The next day, we learned that the roof of Menards had been completely ripped off. Thankfully, there was no damage to our apartment building. The tornado had jumped over our block and taken out the Dairy Queen a few streets over. When I told the story of my survival skills (ha!) to my roommate, she was in total disbelief. She had seen Oxygen Tank Man before and knew which car was his, so we were sure to keep our eye on him in the following days...just to be sure he wasn't lurking around the corner or something. But I did have to walk past his door every day to get to our mailbox. And by "walk past his door" I mean "dart by, hurriedly jiggle my key in the box, snatch the mail, often leave the little door hanging open, run up the stairs two at a time, burst into my apartment, and lock the door behind me."

A few weeks passed without any run-ins and I was confident I'd never have to come face-to-face with the guy again. And then I went grocery shopping at Hy-Vee. I was minding my own business, picking out my spaghetti sauce. As I rounded the corner to the next aisle, I literally ran into a motorized cart that was coming around the same corner. Just as I went to say, "Excuse me!" I saw the oxygen tank. And then we made eye contact. My knees literally wobbled. Nothing else on my grocery list mattered at that point. I was outta there.

Throughout the next few months that I lived in that building, I saw Oxygen Tank Man often but only in his car. My roommate would report sightings of him, too, but I never had any more encounters. But tornadoes, oxygen tanks, and cheese sandwiches still set fear in me. And maybe always will.

Monday, March 21, 2011

why cloth diapers

We discussed cloth diapering our kids even before we got pregnant. When we found out we were expecting a baby, the decision was made. Here's a little bit of the why...

Cloth diapering saves money. It's true! At this point (3 months of age), Henry goes through about 16 diapers a day. At Target, a package of 42 Pampers costs $8.99. Yes, cloth diapers are an upfront investment. But they don't have to be a major expense. There are many ways to cloth diaper without having to buy the top of the line brands. We started out experimenting with a few different options, so we could see which we liked best. To date I think we've spent about $500 on diapers and we won't need to spend any more at least until after his first birthday. (Unless we want to increase our quantity.) However, the real savings comes with baby #2 because we will reuse all the diapers we have purchased for Henry.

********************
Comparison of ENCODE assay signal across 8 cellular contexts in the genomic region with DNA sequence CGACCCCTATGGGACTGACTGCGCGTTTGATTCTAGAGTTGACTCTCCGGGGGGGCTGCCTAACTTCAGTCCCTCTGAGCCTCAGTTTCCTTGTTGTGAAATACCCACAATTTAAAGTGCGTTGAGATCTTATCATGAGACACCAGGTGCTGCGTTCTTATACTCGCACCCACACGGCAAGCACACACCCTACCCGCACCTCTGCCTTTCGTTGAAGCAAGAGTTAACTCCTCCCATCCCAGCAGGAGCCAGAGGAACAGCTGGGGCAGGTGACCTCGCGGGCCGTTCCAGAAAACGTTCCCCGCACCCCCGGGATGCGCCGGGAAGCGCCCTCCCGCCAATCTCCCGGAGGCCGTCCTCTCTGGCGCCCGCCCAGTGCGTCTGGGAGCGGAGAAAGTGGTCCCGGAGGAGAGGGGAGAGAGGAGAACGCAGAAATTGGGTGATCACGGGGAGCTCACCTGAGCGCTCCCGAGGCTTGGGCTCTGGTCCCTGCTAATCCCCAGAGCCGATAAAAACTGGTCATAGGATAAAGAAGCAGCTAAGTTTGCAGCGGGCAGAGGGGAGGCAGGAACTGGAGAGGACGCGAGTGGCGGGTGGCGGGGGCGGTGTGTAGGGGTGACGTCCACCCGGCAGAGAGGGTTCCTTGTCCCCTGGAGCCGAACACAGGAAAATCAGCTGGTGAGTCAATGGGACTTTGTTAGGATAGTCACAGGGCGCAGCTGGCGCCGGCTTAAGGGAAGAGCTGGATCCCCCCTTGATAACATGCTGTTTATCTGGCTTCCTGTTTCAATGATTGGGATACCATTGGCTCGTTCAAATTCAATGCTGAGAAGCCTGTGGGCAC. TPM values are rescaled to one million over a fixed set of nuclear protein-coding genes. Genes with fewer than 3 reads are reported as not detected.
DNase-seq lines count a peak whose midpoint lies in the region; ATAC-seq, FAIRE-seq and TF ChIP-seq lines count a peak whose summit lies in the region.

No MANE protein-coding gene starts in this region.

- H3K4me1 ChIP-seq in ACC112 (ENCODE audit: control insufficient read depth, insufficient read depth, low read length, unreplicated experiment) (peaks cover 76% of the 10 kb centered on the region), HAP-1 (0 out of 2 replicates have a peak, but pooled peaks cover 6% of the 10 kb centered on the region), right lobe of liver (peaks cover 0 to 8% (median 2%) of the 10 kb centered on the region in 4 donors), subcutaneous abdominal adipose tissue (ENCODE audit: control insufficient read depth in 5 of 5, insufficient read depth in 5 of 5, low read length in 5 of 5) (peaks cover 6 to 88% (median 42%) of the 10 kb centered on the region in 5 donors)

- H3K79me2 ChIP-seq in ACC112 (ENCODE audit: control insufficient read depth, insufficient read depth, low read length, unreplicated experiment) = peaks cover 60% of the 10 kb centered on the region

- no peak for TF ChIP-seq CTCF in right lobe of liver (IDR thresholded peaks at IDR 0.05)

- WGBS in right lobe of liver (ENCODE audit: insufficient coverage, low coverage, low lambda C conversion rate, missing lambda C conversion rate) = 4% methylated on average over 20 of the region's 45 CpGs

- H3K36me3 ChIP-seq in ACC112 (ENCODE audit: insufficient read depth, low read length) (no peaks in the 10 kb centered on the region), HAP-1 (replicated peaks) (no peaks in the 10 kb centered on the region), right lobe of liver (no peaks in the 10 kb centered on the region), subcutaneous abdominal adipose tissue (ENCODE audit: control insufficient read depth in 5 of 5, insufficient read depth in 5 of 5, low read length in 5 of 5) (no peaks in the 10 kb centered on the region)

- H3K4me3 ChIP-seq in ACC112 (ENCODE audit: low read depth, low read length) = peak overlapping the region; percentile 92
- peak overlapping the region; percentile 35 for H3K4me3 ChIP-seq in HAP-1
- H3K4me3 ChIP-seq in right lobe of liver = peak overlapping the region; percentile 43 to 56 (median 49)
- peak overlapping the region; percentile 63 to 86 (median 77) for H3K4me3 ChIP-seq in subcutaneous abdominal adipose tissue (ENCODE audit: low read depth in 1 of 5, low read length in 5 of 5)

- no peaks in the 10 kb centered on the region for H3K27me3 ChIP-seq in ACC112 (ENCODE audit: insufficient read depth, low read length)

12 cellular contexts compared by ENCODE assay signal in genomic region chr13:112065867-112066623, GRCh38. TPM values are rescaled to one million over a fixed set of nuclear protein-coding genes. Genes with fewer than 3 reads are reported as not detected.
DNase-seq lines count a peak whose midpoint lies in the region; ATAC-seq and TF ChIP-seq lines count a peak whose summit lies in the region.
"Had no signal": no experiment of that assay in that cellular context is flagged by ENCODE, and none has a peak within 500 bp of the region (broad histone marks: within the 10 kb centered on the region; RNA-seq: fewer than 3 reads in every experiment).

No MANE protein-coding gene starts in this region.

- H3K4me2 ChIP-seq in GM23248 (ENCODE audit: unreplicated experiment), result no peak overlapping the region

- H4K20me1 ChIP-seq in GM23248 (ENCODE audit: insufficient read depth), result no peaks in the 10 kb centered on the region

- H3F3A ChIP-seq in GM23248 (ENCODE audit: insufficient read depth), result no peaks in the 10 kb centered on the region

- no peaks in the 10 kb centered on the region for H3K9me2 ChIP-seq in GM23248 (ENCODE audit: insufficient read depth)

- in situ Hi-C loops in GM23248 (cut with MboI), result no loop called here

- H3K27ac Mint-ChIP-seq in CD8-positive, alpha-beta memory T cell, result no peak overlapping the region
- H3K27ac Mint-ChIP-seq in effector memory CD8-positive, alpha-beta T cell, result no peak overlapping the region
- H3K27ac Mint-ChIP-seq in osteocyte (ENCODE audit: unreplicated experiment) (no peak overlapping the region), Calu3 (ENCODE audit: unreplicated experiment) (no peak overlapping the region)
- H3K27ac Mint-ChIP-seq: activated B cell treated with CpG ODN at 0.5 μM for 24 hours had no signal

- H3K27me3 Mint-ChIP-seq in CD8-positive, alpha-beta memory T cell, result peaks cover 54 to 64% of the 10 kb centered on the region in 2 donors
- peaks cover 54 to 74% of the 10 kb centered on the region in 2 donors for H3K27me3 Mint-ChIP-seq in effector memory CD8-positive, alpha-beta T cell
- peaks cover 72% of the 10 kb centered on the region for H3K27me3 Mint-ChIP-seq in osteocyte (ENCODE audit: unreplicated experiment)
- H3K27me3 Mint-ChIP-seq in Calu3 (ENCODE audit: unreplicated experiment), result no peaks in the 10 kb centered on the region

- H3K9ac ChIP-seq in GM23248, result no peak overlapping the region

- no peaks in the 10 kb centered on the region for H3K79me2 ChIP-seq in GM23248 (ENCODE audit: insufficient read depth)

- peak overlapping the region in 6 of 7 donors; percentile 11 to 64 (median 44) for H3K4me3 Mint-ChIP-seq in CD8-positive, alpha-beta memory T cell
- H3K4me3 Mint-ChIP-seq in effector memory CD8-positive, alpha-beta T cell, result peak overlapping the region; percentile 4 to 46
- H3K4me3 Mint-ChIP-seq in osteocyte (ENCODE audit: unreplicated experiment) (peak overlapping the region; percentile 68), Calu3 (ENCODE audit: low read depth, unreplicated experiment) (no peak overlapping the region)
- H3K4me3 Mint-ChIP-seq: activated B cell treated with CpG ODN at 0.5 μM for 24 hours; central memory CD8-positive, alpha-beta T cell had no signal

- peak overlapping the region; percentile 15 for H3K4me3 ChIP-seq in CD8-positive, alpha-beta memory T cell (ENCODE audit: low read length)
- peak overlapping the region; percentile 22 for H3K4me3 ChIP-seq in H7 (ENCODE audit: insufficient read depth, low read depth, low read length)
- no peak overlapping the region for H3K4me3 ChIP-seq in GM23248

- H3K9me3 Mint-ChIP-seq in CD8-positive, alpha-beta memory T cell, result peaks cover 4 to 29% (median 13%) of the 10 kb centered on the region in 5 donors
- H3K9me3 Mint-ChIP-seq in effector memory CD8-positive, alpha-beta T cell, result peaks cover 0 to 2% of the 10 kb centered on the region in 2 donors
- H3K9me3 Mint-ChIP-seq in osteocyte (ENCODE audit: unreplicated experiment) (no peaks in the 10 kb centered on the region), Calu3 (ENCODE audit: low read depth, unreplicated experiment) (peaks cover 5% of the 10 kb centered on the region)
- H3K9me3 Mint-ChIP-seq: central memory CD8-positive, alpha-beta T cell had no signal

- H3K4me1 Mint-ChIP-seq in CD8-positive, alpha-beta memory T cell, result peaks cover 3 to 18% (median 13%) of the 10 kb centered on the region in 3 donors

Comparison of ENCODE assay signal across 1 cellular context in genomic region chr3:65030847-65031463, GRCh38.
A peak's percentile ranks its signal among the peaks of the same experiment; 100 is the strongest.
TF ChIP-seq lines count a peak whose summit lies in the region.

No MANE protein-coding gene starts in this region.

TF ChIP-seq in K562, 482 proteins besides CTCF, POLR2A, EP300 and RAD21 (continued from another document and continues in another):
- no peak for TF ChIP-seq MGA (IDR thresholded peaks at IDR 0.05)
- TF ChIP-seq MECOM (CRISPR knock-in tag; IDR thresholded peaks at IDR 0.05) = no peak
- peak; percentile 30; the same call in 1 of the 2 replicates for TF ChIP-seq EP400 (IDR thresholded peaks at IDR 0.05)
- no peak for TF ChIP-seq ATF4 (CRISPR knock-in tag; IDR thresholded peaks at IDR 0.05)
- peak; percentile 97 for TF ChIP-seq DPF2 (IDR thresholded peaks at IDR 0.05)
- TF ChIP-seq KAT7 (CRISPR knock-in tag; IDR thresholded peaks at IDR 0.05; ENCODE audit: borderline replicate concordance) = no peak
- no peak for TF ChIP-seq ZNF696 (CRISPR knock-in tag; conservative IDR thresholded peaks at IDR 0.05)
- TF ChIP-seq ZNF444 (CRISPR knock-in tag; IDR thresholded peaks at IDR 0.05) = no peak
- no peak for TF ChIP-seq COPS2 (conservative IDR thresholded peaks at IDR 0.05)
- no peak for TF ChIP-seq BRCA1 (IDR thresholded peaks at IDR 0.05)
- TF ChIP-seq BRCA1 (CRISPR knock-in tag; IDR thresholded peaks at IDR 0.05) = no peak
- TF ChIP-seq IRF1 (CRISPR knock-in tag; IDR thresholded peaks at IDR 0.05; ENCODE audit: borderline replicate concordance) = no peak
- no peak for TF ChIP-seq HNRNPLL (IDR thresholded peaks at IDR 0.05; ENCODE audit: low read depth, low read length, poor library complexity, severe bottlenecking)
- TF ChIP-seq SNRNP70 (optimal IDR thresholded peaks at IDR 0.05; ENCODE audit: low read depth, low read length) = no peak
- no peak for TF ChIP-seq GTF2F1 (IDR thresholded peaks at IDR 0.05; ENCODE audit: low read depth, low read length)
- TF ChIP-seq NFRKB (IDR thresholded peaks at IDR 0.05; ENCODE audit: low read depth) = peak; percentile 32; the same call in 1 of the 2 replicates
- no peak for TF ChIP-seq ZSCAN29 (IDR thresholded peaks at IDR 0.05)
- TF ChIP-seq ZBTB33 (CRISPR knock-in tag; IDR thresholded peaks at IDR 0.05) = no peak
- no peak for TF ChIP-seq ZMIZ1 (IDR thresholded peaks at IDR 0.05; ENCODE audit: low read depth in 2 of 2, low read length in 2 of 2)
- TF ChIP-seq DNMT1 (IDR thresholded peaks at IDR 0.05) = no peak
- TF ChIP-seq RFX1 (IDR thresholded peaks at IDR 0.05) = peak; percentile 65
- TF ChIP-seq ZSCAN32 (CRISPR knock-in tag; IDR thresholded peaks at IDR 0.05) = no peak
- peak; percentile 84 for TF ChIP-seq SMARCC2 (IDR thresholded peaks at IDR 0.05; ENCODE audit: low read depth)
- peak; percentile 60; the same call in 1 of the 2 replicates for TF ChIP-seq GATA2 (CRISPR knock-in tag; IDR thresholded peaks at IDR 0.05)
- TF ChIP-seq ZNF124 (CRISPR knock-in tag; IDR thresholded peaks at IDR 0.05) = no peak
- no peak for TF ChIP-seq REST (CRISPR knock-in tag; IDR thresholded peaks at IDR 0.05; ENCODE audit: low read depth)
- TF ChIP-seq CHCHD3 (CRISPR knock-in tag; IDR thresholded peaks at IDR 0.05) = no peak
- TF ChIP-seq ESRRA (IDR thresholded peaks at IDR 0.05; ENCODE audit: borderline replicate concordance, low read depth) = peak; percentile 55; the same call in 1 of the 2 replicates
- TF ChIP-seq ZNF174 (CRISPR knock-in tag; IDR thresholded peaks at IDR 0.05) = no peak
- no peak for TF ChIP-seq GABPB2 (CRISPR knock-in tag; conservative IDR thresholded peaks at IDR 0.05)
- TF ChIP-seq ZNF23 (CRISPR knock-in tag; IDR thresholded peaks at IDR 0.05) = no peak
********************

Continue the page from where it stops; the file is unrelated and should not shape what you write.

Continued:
Cloth diapering is better for Baby. Cloth diapers are more absorbent, which means pretty much eliminating diaper rash. Cloth diapers don't have any chemicals in them, which means no allergic reactions (which can be misinterpreted as diaper rash). Cloth diapers are more comfortable...just look at them! Disposable diapers have been linked to some health problems, including sterility in boys. The theory is that paper diapers build up so much heat and are changed less frequently, which can have damaging effects. Also, the chemicals of course. I didn't know this until after we started cloth diapering, so it was not influential in our decision...but it makes me glad we're using cloth.

Cloth diapering is easy. This was certainly my biggest concern, and the only thing about cloth diapering that I felt I could really argue with. Now that I am cloth-diapering a baby, I can speak from experience when I say it's true! Henry is exclusively breastfed, which means his poo is water-soluable. His diapers can go right into the washing machine, as is. When we take off a dirty diaper we just throw it into our diaper pail instead of throwing it in the trash. The pail has a liner in it that is waterproof fabric on the inside layer. When it's time to wash the diapers, we just throw them all in WITH THE PAIL LINER. We run a cold rinse first and then a hot wash with an extra cold rinse at the end. Then into the dryer with a regular cycle.
I also want to note that we're not talking the cloth diapers from back in the day with pins and plastic pants. Most of them now are made with velcro or snaps. Easy!

Cloth diapering is better for the environment. Can you imagine how many paper diapers are piled into our landfills each year? Uff-da!

Cloth diapers are cute! Yes, this is just a bonus. But, come on! Who could resist that extra padded and colorful bum!

Saturday, March 19, 2011

three months

Here's the latest Henry news:
  • His cheeks are growing chubbier every day.
  • He is TALL like Daddy. He is wearing 3 - 6 month size and stretching some it of to the limit!
  • He smiles all the time and loves to be talked to.
  • He has all kinds of coos he can make and is learning that he can be quite loud :)
  • He can push his head up very consistently and gets a proud smile on his face when he is successful.
  • He notices more and more things around him, such as the mobile above his swing.
  • He puts his hands in his mouth a lot and searches for a finger or thumb to suck.
  • He is still the most content little guy and a great sleeper and eater.